Singular “They” Is Not the End of the World

Pronouns have gotten a lot of attention lately, primarily because they have been brought to the forefront of efforts to create more inclusive language.

Those wishing to create welcoming spaces for transgender individuals will include their preferred pronouns when introducing themselves. “Hi, I’m Jamal, my pronouns are he/him,” someone might say. This is done to create a space where someone else might introduce themselves as “Jackie, pronouns they/them.”

I have written elsewhere that it can be hard for older English speakers to hear the word they as applying to a specific, defined individual. Nevertheless, the use of they to refer to a singular individual is nothing new—and nothing to fear.

A Long Pedigree

English speakers have been using they as a generic, third-person indefinite pronoun for a long time.

There’s not a man I meet but doth salute me
As if I were their well-acquainted friend

A Comedy of Errors, Act IV, Scene 3

That’s Shakespeare—Shakespeare!—equating a “man I meet” with “their.” The same Shakespeare who would write in The Rape of Lucrece:

Now leaden slumber with life’s strength doth fight;
And every one to rest themselves betake,
Save thieves, and cares, and troubled minds, that wake.

Now, perhaps Shakespeare isn’t enough of an authority for you. Consider, then, the following:

Let nothing be done through strife or vainglory; but in lowliness of mind let each esteem other better than themselves.

Philippians 2:3, KJV

That’s the Bible—the King James Version of the Bible, no less—equating “each” with “themselves.” The KJV is hardly a bastion of linguistic radicalism. In any event, the translators of the KJV were merely following in the literary footsteps of the great Middle English poet Geoffrey Chaucer:

And whoso fyndeth hym out of swich blame, / They wol come up and offre a Goddés name
(And whoso findeth him out of such blame, / They will come up and offer in God’s name)

Geoffey Chaucer, The Canterbury Tales1

And Chaucer was following in the footsteps of others who wrote things like:

Bath ware made sun and mon, / Aiþer wit þer ouen light
(Both were made sun and moon, / Either with their own light)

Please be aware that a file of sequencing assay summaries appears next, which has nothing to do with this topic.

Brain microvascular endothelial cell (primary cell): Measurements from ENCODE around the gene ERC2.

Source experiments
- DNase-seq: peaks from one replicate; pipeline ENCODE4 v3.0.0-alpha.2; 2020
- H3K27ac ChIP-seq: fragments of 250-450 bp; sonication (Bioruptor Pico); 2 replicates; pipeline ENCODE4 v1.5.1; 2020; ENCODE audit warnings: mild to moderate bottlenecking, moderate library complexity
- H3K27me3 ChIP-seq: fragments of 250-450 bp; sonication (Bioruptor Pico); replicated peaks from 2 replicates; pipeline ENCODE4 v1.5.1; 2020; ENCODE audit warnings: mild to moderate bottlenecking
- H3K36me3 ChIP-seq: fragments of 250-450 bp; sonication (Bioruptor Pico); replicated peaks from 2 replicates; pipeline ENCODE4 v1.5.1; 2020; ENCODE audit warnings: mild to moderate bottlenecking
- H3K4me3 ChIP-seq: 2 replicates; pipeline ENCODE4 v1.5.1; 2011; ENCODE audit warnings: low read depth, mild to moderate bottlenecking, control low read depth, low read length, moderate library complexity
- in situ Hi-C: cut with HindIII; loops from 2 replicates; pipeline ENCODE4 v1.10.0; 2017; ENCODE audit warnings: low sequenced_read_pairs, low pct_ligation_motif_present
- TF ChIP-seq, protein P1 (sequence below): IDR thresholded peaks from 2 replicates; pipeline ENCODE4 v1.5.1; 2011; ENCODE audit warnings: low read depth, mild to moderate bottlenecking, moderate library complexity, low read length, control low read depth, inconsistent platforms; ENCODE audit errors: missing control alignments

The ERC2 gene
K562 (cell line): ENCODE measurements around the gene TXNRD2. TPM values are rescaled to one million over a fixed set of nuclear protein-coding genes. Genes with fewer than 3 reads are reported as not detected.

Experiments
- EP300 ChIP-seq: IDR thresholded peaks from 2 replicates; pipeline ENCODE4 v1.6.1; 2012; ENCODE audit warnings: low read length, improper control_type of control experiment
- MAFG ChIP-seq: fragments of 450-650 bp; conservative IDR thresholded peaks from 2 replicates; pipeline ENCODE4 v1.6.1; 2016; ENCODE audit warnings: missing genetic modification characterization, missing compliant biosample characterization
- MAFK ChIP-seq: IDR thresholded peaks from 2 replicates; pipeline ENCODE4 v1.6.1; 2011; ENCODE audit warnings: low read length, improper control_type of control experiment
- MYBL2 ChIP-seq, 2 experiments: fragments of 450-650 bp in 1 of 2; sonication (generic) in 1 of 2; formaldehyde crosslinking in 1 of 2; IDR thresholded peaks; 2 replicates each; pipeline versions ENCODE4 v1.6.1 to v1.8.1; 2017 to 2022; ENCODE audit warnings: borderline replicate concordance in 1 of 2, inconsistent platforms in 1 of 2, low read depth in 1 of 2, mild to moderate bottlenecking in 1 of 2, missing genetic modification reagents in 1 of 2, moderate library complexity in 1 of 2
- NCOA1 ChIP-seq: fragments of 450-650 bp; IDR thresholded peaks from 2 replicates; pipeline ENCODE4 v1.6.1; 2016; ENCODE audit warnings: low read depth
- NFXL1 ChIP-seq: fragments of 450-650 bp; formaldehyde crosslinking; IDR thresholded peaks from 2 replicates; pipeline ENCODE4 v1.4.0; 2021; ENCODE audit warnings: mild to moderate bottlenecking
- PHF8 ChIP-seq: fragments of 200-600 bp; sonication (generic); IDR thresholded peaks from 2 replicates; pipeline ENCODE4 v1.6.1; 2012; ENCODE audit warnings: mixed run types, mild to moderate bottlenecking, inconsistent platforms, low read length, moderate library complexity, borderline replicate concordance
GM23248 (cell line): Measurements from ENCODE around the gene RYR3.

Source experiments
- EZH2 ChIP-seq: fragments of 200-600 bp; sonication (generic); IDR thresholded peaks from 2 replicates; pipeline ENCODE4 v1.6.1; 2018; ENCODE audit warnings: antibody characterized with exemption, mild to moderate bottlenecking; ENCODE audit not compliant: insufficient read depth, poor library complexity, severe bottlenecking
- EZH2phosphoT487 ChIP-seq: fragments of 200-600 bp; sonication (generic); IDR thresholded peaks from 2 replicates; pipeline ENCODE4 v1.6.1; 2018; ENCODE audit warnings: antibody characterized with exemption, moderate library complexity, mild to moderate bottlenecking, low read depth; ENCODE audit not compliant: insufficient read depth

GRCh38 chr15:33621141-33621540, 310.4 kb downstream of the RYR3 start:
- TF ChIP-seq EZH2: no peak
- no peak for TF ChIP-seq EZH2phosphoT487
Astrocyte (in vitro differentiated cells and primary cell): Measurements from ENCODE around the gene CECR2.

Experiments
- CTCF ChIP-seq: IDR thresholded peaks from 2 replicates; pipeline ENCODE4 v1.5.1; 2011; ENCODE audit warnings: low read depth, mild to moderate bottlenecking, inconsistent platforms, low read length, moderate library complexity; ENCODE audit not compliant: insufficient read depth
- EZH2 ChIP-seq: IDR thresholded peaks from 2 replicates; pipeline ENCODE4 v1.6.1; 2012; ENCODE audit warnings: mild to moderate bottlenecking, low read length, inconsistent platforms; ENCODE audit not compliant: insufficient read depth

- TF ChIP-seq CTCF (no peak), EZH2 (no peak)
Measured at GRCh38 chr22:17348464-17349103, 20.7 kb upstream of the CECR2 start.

Anon., Cursor Mundi, c. 13252Ibid.

All of this is to say that using they as a generic third-person indefinite pronoun has been going on a long time in English, to the point where the construction is, dare I say, grammatical.

But grammar aside, the use of singular they avoids sexist constructions like

  • A good writer should trust his instincts.

and awkward and clunky ones like

  • A good writer should trust his or her instincts.

Compared to those, A good writer should trust their instincts is downright elegant.

Mind Your Context

As always, context matters. As I noted in the previous post, even though a construction might be grammatical—as I believe the use of singular they to be—there are contexts in which you should not use it.

A writer’s language should never distract from the message being written. If using singular they becomes distracting because the text is a formal or traditional text, it should be avoided. An easy way to do this without lapsing into sexism or awkward phrasing is simply to pluralize everything:

  • Good writers should trust their instincts.

At other times, in less formal contexts, singular they is not only permissible, but it may also be warranted, especially to lift up inclusive language. In my own writing, I have used singular they extensively for this very reason (though I did warn my readers with a note in the preface so they wouldn’t think I’d made a mistake!).

Perhaps one of the best arguments for using singular they is that it’s the way people already speak. Although written English and spoken English are not the same, neither should they be too far removed from one another. Capturing the rhythms and flows of natural spoken English can not only make your writing feel more authentic, but it can also increase the effectiveness and power of your words.

So, in the end, you have more options than your high school English teacher or the office grammar police might have told you. You just have to use your best judgment. After all, a good writer should trust their instincts.